Yesterday, a US District Court in Nevada ruled that once a petition drive has begun (in this case, for initiatives), the state cannot change the numerical requirement during the lifetime of that petition, even if a new election is held so that the new legal number of signatures is higher than the prior one.
Plaintiffs were backers of several initiatives that had been circulating during 2004. The proponents were legally permitted to finish the drive as late as December 2004, to qualify for the November 2006 ballot. Unfortunately, when they submitted the signatures in December 2004, the state said, “Sorry; the number of signatures depends on the last vote cast, and the number of votes cast in November 2004 (which is much higher than the 2002 number) now applies. The decision means that an initiative to legalize marijuana, and two initiatives dealing with tobacco, will now appear on the November 2006 ballot, unless of course the state appeals and gets the decision reversed.
Vermont is considered the state most likely to pass Instant-Runoff voting for federal and state elections. Both houses of the legislature are controlled by the Democratic Party, and the Democratic Party of Vermont seems committed to IRV. S. 48, to create IRV in Vermont, has just been introduced.
State Senator Marilyn Jarrett has introduced SB 1218, which makes many miscellaneous election law changes. Among the change is a provision that if someone tries to get on the ballot as an independent candidate, and fails, then that person may not file to have his or her write-in votes counted.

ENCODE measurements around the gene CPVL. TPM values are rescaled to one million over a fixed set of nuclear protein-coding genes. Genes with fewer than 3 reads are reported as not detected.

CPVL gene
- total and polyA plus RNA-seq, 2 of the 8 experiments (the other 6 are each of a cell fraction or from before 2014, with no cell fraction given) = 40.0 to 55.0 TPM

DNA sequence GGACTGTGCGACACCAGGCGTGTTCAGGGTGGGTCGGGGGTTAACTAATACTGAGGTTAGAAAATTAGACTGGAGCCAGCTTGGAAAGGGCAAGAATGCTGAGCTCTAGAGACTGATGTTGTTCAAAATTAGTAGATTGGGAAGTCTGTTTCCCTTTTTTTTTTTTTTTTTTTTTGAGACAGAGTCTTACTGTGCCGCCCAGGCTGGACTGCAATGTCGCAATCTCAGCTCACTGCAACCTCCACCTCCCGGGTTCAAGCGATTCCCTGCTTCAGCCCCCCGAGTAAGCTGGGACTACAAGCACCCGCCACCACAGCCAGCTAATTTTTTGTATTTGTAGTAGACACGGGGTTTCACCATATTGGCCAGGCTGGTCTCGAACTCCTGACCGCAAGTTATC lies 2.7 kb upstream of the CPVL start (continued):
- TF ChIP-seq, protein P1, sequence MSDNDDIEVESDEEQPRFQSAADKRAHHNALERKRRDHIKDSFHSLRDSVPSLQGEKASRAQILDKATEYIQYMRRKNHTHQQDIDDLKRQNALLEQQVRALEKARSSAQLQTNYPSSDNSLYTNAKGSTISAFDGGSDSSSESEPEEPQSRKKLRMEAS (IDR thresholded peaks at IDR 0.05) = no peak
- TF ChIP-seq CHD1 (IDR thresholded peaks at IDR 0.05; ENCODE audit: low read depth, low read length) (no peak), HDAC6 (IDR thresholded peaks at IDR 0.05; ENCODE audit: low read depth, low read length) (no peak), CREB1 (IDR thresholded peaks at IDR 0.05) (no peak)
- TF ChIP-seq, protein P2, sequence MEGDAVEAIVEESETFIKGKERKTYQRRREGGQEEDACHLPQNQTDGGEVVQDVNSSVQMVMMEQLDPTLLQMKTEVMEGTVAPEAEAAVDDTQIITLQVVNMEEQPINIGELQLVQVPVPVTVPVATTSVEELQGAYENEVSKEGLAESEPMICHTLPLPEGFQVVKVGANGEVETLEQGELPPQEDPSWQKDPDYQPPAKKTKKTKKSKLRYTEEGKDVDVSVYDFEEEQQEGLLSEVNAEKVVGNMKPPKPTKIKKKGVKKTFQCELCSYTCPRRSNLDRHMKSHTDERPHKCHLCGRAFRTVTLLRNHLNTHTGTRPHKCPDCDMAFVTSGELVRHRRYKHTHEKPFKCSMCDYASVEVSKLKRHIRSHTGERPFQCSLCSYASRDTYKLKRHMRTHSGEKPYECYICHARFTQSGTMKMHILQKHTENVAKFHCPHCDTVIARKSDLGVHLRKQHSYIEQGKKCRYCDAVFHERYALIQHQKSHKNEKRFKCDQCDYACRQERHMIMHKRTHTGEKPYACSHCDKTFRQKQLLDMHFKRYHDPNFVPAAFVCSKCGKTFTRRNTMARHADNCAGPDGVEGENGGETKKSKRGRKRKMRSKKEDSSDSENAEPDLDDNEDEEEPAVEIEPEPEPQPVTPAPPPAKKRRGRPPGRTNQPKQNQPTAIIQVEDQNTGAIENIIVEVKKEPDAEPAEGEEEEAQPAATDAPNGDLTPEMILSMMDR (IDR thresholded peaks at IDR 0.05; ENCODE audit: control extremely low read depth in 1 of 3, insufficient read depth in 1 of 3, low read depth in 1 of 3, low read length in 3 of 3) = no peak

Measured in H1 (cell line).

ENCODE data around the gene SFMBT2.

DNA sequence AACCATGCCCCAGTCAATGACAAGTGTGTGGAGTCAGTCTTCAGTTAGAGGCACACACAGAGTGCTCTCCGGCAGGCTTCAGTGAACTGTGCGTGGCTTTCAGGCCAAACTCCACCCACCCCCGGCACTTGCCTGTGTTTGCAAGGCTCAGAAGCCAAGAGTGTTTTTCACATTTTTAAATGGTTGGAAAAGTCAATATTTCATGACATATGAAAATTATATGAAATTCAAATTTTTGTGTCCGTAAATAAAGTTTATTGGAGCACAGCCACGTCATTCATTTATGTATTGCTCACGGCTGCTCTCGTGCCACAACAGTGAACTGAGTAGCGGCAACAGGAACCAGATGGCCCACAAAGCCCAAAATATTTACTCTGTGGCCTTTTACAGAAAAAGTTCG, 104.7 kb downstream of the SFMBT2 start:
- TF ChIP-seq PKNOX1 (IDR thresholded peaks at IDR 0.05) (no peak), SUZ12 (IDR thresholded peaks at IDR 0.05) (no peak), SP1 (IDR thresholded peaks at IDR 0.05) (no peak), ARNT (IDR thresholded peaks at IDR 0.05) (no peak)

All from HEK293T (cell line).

The bill seems aimed at Nader voters. Nader tried and failed to qualify as an independent in Arizona. He then filed for write-in status, and elections officials tallied 2,773 write-ins for him. Under Jarrett’s bill, these voters would not have had their write-ins tallied. Anyone who wishes to try to persuade Senator Jarrett to drop this provision, can reach her at firstname.lastname@example.org. Her capitol office phone is 602-928-5288. She is a Republican and a member of the Heartland Institute.
A trial will be held, starting January 31, to help Judge Michael Brenner decide who won the San Diego mayoral election last November. Brenner is a visiting superior court judge from Orange County; all of the San Diego County judges recused themselves. Although some of the issues are legal, others are factual, concerning the extent to which voters were told that write-ins would not count unless they checked the box next to the name written in.
The Vermont Progressive Party has 6 state legislators, the largest delegation of state legislators that any minor party has had in any state since 1944. Here is a link to that article.
On January 19, the US Supreme Court heard Clingman v Beaver, the case filed by the Oklahoma Libertarian Party in 2000. The issue is whether a party (which is entitled to nominate by primary) has the right, under the First Amendment freedom of association clause, to invite all registered voters to vote in its primary.
The US District Court had said “No”, but the US Court of Appeals, 10th circuit, had said “Yes”. The state of Oklahoma then appealed to the US Supreme Court.
At the hearing, Justice Antonin Scalia at first was hostile to the position of the Libertarian Party. However, as time went on, he became taciturn and appeared to be listening carefully to the attorney for the Libertarians, Jim Linger. Justices Souter, Kennedy, O’Connor and Stevens seemed sympathetic to the party. Justice Ginsburg and Breyer seemed undecided, and Justice Thomas was silent.
A much more detailed analysis will be printed in the Feb. 1, 2005 Ballot Access News.